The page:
A comma-separated values (csv) file is widely used for storing data. Understanding how to read or import them in python is very crucial for any data scientist, analysts or anyone who works with data.
In this post you will learn –
A. What is a csv file ?
B. How to read a csv file in pandas?
C. Reading files with different separators.
D. Rename column names when reading a file.
E. Reading only few columns from a file.
F. Select only N rows when reading a file.
G. Setting columns as Index in read_csv.
H. Parsing Date columns when reading a file.
A. What is a csv file?
A comma-separated values (csv) file is a delimited text file that uses a comma to separate values. Each line of the file is a data record. Each record consists of one or more fields, separated by commas. The use of the comma as a field separator is the source of the name for this file format – Wikipedia.
B. How to read a csv file in pandas ?
To read a csv file in pandas, we use the pandas read_csv function. Let’s get some hands on practice in reading a csv file together.
Download files –
1 . Google Drive link.
2 . GitHub Link.
Before we read a csv file, first we have to import the pandas library.
# import pandas import pandas as pd
1 . Reading files locally from a computer –
When reading a file locally, you have to provide the file_path + file_name to the pandas read_csv function. You can either use a relative path or you can use an absolute path on Mac, Windows, and Linux.
Reading a csv file with relative path –
# read csv file using relative path on Mac store_sales = pd.read_csv('../data/clothing_store_sales.csv') store_sales.head()
Reading a csv file with absolute path –
# read csv file using absolute path on Windows store_sales = pd.read_csv("D:\workspace\lwd\data\clothing_store_sales.csv") store_sales.head()
2. Reading files remotely from internet –
You can also read a csv or any other format file in pandas from internet. All you have to do is provide the file url to pandas read_csv function.
# read csv file remotely from internet url="https://raw.githubusercontent.com/bprasad26/lwd/master/data/clothing_store_sales.csv" store_sales = pd.read_csv(url) store_sales.head()
C. Reading files with different separators –
By default read_csv function will read a comma-separated file but If you want, you can also uses other separators like semicolon (;), a tab (\t), a space ( ) and a pipe (|).
Let’s read the Gap minder data which is tab separated.
# read a tab separated file gap_minder = pd.read_csv('../data/gapminder.tsv', sep='\t') gap_minder.head()
D. Rename column names when reading a file –
When you read a file, you can also rename the column names using the name parameter of read_csv function.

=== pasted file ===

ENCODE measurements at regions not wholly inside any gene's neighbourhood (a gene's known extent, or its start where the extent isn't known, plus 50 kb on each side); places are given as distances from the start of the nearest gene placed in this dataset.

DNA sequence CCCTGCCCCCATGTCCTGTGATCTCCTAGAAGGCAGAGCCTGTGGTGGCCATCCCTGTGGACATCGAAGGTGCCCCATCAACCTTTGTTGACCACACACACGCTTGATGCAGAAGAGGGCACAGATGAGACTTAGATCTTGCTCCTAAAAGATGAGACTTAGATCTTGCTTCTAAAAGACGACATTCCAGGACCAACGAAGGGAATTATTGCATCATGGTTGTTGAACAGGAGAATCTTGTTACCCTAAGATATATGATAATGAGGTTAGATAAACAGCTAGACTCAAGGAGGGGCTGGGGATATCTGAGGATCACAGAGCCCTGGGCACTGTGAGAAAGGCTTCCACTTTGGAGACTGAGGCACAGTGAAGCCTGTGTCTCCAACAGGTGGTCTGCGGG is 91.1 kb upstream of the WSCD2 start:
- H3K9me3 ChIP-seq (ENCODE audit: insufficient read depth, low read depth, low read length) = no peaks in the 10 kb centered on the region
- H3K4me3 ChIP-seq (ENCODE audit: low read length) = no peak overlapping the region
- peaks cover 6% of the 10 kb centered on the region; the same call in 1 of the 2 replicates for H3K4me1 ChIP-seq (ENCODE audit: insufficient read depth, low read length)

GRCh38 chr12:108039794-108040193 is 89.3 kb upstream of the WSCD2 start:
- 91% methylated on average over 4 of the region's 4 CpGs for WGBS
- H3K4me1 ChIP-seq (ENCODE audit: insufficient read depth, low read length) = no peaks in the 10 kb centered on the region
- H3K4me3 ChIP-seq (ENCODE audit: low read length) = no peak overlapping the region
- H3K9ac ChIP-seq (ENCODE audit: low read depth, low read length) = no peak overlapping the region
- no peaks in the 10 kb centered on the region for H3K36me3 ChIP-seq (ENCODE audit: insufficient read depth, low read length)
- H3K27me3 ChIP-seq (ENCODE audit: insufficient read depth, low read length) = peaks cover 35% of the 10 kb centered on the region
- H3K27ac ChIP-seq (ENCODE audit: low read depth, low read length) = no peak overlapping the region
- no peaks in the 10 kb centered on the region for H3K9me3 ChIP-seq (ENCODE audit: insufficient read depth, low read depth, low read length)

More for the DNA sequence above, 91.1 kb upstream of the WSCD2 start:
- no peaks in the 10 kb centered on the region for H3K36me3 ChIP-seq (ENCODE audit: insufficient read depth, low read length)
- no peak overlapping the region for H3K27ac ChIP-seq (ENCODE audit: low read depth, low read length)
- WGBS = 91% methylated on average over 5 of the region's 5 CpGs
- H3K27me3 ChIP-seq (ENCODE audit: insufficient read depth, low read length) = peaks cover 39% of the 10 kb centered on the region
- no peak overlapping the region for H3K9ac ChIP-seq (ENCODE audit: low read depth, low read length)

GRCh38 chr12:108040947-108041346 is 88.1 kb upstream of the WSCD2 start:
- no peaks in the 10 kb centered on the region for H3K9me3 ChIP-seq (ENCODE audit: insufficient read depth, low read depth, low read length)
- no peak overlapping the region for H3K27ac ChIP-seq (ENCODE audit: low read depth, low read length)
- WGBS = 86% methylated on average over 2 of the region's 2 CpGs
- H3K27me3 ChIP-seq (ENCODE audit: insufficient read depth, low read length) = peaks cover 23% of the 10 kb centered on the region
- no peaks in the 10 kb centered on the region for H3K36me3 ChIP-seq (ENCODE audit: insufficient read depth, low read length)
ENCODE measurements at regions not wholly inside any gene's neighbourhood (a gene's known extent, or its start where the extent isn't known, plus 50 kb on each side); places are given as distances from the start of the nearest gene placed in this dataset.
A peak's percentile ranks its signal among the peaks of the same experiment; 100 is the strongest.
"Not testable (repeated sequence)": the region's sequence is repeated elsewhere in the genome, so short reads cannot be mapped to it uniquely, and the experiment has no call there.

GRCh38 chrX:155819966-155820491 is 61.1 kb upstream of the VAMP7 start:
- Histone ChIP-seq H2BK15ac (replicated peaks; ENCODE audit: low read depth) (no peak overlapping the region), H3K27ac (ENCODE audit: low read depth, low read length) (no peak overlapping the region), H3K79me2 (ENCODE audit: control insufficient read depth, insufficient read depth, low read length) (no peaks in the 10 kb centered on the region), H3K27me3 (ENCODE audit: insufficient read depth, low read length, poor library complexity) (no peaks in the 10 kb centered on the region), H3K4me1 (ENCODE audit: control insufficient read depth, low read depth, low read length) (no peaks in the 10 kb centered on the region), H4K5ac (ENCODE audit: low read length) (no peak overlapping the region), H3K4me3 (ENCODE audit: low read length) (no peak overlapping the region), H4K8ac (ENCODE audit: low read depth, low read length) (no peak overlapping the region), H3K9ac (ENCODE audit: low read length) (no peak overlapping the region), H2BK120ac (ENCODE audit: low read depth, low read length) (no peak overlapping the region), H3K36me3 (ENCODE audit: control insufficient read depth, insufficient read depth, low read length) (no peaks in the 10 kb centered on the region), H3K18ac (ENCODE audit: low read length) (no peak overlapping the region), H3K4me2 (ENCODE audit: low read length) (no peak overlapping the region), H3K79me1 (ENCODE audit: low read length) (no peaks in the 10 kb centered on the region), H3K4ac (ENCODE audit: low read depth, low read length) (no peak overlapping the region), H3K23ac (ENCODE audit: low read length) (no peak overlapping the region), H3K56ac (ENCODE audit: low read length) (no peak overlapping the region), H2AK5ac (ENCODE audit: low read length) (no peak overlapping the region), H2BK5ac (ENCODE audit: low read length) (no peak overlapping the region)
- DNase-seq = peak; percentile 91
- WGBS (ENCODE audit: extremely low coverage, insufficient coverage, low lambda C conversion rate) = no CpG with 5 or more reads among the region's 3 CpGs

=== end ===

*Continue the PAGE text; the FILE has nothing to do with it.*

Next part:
# new column names cols = ['country','continent','year','life_exp','pop','gdp'] gap_minder = pd.read_csv('../data/gapminder.tsv', names=cols, sep='\t') gap_minder.head()
And if you look at the above result. You can see that the old column names are being added as a row in the dataframe. To avoid this you have to set the header parameter.
# new column names cols = ['country','continent','year','life_exp','pop','gdp'] gap_minder = pd.read_csv('../data/gapminder.tsv', header=0, names=cols, sep='\t') gap_minder.head()
Related post – How to Rename Column names.
E. Reading only few columns from a file –
Sometimes when you read a file, you don’t want to read all of the columns. You just want to read a few of them. In that case you can use the usecols parameter of read_csv function.
Let’s read a different version of clothing sales data that contains some useless columns.
sales = pd.read_csv('../data/cs_corrupted.csv') sales.head()
You can see that we have some useless ‘unnamed’ column. We can exclude these column when reading a file by only specifying column names in a list which we want to read using the usecols parameter and rest of the columns that are not in the list will be ignored by pandas.
# only read selected columns cols_to_read = ['Customer', 'Type of Customer', 'Items', 'Net Sales', 'Method of Payment', 'Gender', 'Marital Status', 'Age'] sales = pd.read_csv('../data/cs_corrupted.csv', usecols=cols_to_read) sales.head()
F. Select only N rows when reading a file –
Sometimes you may want to read only few rows of data from a file rather than the whole file. You can do this using the nrows parameter.
# read only 10 rows of data gap_minder = pd.read_csv('../data/gapminder.tsv', nrows=10, sep='\t') gap_minder
G. Setting columns as Index in read_csv –
Whenever you read a file in pandas, by default it adds an index for you from 0 to n-1. If you want you can set any columns as a index using the index_col parameter.
1 . Setting one column as Index –
# set country column as index gap_minder = pd.read_csv('../data/gapminder.tsv', index_col='country', sep='\t') gap_minder.head()
2. Setting Multiple columns as Index –
To set multiple columns as index, just pass the column names in a list to the index_col parameter.
# set multiple columns as index gap_minder = pd.read_csv('../data/gapminder.tsv', index_col=['continent','country'], sep='\t') gap_minder.head()
H. Parsing Date columns when reading a file –
When you read a file which contains date information, pandas may read them as string object compared to datetime type. If you want to parse these columns as a datetime type, you can use the parse_dates parameter.
# parsing date columns as datetime stock = pd.read_csv('../data/tesla_stock_prices.csv', parse_dates=['Date']) stock.head()
There are many other options in pandas read_csv function, please check the document to learn more – Pandas read_csv doc.
Related Post – Pandas to_csv – write a dataframe to a csv file.
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